AFTER recording yesterday’s episode of The Coach Home, I had a chat with big Blue Dave Downie about Everton’s League Cup tie against Middlesbrough tonight. He was desperate to get up there, but couldn’t find a ticket for love nor money. The Toffees have an allocation of 4,900 for a midweek cup game 142 miles away and spares are as rare as a Rob Jones goal.
It’s a big game for Everton. A cup quarter-final. The club which has been champions of the England nine times, and FA Cup winners five, haven’t won a trophy for 20 years. Goodison has turned into a trophy-free zone, and they are well aware of this — and not just because Liverpool fans make a song and dance of it every time we go to Goodison. In fact, one year we took a cake.
Liverpool fans aren’t the only ones to point out that Everton’s trophy cabinet is more sparse than the Main Stand during stoppage time. Even EasyJet are making digs at them now.
Oh how we laughed. But should we? The Liverpool trophy polishers have hardly been overworked themselves in recent times. Since our last FA Cup win in 2006, Liverpool have only won one League Cup, under Kenny Dalglish in 2012. That’s almost 10 years with just the one trophy to count on. Not a lot for a big club really, is it?
The period since our last league title is often called a “barren” one, but that isn’t really the case. Sure, the 90s were rubbish, especially considering the decade that came before. After our last league title in 1989-90, Liverpool won just one League Cup and one FA Cup for the rest of the decade.
But 2001 to 2006? I’m not having that wasn’t brilliant. A period when Liverpool won two FA Cups, two League Cups, one UEFA cup and a big massive shiny European Cup that we got to keep forever. A period when we had loyalty cards for bars and hotels in Cardiff, and passports with stamps to Istanbul, Dortmund, Barcelona, Rome and more. A period when Liverpool fans had as much fun as anyone in the world, even with the league title missing.
This period of success was kick started by a League Cup win against Birmingham City.
Who knows how 2001 would have ended up had Liverpool lost that shoot-out? Maybe it all would have turned out fine. But winning is a habit that Liverpool struggled to shift in that time, no matter how many of those big games they went down in. Cardiff certainly felt like home; a place where we, on the whole at least, won games of football.
Making Wembley feel the same should be an aim for the club now. Making Liverpool a club that wins things a priority. The earlier the better for Jürgen Klopp. The League Cup may not be the biggest trophy, both literally and metaphorically, but it is the first in the season you can win. It can lay down a marker. We might have been messing about for a while, but we’re now a club that wins things. Remember how good this feels? And we’re only in February. Let’s carry on and have some more.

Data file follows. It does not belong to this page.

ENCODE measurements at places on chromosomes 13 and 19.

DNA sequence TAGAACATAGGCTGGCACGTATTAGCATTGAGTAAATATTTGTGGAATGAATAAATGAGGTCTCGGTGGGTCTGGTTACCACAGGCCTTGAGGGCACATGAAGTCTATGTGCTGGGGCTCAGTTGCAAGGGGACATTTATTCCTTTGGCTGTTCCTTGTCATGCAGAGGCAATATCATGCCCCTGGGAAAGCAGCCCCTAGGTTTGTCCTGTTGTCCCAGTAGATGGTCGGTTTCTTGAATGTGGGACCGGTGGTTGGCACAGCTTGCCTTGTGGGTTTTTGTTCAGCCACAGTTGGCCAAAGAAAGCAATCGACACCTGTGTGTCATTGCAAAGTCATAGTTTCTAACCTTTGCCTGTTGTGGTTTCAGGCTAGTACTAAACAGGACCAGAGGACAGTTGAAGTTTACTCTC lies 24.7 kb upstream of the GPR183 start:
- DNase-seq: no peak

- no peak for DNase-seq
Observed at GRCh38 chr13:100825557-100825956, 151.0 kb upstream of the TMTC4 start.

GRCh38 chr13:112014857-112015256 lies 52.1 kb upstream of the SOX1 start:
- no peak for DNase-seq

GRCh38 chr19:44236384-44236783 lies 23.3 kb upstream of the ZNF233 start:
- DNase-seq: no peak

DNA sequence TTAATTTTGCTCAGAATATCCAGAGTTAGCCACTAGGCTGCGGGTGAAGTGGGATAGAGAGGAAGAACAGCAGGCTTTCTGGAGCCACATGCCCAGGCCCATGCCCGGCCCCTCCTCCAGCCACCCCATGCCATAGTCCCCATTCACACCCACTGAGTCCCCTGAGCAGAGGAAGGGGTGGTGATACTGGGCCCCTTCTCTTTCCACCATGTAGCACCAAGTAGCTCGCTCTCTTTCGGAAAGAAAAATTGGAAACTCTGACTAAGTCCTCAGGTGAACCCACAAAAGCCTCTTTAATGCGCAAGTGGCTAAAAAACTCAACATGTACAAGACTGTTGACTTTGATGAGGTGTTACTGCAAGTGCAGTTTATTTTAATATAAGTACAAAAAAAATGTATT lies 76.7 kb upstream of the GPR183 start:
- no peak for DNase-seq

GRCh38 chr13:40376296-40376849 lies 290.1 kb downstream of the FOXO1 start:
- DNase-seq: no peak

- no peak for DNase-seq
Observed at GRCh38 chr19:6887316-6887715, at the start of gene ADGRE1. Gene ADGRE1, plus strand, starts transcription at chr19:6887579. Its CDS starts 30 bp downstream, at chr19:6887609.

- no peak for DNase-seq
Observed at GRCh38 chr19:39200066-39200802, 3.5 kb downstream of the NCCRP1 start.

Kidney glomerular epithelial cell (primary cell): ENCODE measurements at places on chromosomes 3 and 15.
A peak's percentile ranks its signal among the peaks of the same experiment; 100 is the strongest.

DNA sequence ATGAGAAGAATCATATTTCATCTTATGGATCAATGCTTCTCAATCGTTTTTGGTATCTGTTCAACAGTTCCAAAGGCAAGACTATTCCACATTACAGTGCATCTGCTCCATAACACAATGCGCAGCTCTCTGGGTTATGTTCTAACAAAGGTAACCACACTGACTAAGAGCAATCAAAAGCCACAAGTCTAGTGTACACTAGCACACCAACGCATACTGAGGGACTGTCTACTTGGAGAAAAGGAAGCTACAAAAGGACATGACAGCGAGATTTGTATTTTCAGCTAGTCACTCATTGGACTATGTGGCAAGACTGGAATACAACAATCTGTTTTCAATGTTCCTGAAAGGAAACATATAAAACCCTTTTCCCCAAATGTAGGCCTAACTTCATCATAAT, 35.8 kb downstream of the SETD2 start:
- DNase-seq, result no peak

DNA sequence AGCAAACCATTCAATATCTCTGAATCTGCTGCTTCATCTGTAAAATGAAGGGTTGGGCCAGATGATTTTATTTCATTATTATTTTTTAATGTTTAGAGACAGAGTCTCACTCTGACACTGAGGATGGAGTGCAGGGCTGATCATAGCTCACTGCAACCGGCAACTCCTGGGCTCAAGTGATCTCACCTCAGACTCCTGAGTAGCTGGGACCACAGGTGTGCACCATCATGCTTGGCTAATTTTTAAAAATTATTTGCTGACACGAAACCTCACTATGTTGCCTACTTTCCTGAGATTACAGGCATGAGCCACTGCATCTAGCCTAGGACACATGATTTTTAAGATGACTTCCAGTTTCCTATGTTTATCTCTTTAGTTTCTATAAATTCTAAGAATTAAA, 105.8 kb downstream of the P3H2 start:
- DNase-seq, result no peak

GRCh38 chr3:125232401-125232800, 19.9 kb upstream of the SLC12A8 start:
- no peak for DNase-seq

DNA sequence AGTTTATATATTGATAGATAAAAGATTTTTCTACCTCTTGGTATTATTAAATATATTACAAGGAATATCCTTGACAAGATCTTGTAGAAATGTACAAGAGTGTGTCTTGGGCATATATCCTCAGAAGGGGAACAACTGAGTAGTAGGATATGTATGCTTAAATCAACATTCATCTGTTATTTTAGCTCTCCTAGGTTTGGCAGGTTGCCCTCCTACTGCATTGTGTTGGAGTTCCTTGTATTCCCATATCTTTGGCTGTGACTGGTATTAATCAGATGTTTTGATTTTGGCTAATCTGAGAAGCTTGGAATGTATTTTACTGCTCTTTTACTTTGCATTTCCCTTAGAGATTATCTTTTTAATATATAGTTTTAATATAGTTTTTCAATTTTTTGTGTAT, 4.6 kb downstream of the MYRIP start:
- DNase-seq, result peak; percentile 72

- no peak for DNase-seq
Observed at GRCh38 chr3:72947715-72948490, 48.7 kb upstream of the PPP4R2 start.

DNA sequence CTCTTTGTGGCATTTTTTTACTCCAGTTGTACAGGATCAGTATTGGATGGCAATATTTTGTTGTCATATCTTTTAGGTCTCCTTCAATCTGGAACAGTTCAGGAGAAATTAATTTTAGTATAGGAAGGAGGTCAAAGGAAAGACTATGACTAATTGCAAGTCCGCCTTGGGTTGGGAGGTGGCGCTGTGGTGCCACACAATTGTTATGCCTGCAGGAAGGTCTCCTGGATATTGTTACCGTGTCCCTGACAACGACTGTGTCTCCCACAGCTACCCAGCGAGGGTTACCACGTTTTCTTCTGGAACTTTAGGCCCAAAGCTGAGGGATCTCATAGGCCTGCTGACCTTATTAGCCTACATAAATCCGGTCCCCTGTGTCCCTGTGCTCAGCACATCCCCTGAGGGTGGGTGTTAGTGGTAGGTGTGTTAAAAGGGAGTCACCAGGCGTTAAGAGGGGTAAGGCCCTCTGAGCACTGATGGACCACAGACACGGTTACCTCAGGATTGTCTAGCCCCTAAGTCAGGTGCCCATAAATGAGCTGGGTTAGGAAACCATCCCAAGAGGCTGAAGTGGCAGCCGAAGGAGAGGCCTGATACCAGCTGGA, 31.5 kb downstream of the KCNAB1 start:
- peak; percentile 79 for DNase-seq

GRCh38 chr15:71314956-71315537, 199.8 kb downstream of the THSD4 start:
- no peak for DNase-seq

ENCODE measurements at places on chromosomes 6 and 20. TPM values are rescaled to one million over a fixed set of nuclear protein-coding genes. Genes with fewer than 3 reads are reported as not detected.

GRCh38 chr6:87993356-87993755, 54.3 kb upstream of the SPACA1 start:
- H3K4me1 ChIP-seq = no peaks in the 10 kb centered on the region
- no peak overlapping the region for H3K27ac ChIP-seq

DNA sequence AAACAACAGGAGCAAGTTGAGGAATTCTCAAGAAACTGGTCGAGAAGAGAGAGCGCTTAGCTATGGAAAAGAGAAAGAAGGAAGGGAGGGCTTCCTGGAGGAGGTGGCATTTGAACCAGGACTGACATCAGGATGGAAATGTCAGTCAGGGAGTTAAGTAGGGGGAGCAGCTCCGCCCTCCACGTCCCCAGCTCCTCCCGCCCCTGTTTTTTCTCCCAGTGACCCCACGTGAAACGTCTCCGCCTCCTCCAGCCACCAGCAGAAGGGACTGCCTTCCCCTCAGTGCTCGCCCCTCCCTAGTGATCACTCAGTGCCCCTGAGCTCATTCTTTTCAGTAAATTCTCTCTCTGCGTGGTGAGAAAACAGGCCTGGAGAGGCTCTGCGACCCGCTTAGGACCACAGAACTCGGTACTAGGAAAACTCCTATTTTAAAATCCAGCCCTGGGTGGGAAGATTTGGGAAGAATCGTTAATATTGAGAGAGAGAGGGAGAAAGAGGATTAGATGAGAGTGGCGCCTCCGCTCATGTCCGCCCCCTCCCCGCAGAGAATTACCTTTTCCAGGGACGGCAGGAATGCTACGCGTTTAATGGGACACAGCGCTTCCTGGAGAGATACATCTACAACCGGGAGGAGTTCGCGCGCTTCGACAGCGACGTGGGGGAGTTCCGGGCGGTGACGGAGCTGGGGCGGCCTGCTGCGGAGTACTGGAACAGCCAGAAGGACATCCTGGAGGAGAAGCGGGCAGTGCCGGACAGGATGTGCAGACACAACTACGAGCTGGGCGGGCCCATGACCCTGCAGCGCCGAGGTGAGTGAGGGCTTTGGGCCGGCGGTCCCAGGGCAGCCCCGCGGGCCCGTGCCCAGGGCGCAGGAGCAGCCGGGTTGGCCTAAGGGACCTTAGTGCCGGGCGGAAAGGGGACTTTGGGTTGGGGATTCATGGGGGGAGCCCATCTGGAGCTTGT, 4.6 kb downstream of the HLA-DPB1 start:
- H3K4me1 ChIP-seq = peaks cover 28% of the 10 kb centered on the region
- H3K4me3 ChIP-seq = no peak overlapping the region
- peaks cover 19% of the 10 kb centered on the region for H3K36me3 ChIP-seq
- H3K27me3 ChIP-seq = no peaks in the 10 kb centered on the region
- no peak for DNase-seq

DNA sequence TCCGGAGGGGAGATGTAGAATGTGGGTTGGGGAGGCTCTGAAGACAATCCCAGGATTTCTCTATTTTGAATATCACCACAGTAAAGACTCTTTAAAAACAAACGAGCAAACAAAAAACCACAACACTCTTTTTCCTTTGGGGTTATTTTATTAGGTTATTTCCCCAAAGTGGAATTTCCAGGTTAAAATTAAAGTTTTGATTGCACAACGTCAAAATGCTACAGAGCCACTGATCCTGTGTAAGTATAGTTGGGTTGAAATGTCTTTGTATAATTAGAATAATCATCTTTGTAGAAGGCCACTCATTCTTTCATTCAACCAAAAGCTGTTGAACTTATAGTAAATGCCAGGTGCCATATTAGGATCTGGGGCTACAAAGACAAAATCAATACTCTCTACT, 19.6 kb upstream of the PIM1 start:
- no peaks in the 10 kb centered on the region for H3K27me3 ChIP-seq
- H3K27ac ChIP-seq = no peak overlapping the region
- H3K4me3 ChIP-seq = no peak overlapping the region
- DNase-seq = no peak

Jose Mourinho has won two League Cups as Chelsea manager. His side won the title both years. He’s a manager who more than most understands the importance of a feeling around a football club. A man who was able to turn Chelsea from a rich club to a winning one. Win hard and win early. Let everyone feel how it feels. Make everyone start to expect it, but know how hard you have to work to achieve it.
I understand the argument about focusing on the league, that freshness is important. But league titles rarely come out of nowhere. In 2013-14, had we won it, it would have been an anomaly.
When Manchester United broke their “barren” period of 26 years without a league title, they did so the year after winning the League Cup, two years after winning the Cup Winner’ Cup and three years after winning the FA Cup. They slowly got into a winning habit. Players trusted each other more. Closer bonds were formed.
A big club can only go so long without winning trophies before you are in danger of that habit drifting away. Arsenal recognised this two years ago and Wenger took the FA Cup much more seriously, winning the last two tournaments having not even qualified for the final in the eight years before, and having seen a weakened team go out at home to Blackburn Rovers the previous year.
The wins took pressure off the manager, and gave people belief that they could act as a springboard to greater things. They may not. Arsenal might just finish third or fourth again. But they spoke confidently at the start of the season of being title challengers. In the same way a League Cup win this season for Liverpool might not mean we are dancing round St George’s Hall in May.
But it might give us the belief that even if we can’t get over the line this time, we are getting closer.
And, besides, it all gets you out of the house.
Pics: David Rawcliffe-Propaganda Photo